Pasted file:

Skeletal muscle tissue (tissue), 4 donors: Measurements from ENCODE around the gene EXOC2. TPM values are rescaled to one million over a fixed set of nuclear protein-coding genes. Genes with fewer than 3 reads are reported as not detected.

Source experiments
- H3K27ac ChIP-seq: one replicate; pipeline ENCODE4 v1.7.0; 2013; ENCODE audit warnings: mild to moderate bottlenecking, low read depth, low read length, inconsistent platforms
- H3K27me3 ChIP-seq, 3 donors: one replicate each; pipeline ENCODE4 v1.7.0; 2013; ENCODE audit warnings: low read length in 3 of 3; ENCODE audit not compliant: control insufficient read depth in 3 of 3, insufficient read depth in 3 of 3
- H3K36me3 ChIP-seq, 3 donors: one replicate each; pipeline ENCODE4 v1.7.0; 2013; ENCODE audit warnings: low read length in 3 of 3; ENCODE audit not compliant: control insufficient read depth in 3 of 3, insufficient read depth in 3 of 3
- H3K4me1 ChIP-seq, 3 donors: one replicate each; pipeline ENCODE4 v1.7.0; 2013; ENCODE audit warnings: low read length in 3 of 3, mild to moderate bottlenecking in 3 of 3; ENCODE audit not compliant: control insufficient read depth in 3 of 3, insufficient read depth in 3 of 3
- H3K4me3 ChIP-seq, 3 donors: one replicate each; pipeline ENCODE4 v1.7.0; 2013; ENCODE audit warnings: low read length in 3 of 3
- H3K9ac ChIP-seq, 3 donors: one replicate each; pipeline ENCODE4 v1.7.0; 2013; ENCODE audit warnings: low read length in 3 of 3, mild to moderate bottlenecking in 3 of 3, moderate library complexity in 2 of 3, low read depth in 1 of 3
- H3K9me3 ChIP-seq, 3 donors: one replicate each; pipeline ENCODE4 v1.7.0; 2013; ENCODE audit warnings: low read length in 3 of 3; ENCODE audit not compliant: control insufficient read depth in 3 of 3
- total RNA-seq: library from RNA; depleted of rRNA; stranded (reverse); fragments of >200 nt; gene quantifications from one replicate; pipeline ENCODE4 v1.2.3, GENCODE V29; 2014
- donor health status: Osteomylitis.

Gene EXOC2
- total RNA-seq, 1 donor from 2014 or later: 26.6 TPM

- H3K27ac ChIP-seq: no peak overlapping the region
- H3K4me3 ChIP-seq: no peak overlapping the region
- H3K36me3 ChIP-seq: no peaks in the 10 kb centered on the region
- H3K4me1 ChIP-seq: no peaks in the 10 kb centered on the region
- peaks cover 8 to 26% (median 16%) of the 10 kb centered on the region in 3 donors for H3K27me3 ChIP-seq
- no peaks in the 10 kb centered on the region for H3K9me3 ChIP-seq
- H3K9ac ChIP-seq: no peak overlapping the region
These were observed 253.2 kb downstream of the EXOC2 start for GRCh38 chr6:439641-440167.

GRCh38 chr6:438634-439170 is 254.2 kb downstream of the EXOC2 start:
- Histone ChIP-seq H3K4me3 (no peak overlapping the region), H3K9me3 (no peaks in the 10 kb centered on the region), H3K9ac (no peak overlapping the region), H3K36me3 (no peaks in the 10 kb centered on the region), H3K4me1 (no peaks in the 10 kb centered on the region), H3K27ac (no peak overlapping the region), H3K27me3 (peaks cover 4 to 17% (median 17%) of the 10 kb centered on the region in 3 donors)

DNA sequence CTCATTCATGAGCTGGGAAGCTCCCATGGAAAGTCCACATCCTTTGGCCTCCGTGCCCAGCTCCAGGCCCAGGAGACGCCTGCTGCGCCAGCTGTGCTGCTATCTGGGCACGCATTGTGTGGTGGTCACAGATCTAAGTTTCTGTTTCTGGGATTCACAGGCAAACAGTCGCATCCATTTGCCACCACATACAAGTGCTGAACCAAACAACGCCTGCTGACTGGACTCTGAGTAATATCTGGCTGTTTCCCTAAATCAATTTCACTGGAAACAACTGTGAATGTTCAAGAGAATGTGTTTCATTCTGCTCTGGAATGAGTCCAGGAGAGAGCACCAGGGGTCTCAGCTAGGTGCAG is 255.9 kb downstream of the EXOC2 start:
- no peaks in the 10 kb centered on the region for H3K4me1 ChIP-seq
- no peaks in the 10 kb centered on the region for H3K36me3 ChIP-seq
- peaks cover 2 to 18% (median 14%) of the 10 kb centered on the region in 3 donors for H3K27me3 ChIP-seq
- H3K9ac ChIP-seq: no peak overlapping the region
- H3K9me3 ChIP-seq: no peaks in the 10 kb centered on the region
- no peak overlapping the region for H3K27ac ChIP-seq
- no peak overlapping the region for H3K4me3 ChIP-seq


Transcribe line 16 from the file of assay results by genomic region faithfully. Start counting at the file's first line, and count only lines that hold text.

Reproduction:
- H3K36me3 ChIP-seq: no peaks in the 10 kb centered on the region